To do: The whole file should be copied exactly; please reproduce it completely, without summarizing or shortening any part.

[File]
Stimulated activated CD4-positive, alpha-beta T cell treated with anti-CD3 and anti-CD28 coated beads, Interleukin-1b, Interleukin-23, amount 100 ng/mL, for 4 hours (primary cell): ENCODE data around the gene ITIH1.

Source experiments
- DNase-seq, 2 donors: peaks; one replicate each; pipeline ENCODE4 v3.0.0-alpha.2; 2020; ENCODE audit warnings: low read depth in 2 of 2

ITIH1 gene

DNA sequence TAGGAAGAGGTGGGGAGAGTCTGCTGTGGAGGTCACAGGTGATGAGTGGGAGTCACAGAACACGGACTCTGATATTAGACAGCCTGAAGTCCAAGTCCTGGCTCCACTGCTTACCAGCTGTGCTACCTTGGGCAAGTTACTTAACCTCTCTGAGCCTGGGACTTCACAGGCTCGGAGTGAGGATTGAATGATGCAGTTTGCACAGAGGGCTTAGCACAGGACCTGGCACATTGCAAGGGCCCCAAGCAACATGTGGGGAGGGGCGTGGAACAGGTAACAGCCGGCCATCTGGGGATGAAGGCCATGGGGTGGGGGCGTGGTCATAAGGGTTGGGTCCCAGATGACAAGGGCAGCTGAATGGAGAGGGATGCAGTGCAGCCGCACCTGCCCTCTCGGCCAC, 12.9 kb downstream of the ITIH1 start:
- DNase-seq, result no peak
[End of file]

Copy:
Stimulated activated CD4-positive, alpha-beta T cell treated with anti-CD3 and anti-CD28 coated beads, Interleukin-1b, Interleukin-23, amount 100 ng/mL, for 4 hours (primary cell): ENCODE data around the gene ITIH1.

Source experiments
- DNase-seq, 2 donors: peaks; one replicate each; pipeline ENCODE4 v3.0.0-alpha.2; 2020; ENCODE audit warnings: low read depth in 2 of 2

ITIH1 gene

DNA sequence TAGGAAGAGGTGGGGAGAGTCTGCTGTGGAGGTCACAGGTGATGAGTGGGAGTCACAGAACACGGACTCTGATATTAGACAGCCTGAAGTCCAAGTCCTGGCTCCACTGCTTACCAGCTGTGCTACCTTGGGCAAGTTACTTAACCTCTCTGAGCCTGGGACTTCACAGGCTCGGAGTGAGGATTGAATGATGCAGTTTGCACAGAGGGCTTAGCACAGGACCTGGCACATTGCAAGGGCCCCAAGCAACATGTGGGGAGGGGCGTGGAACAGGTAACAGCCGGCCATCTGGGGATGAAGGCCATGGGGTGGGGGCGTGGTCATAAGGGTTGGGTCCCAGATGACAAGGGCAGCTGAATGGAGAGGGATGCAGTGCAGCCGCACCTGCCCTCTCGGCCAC, 12.9 kb downstream of the ITIH1 start:
- DNase-seq, result no peak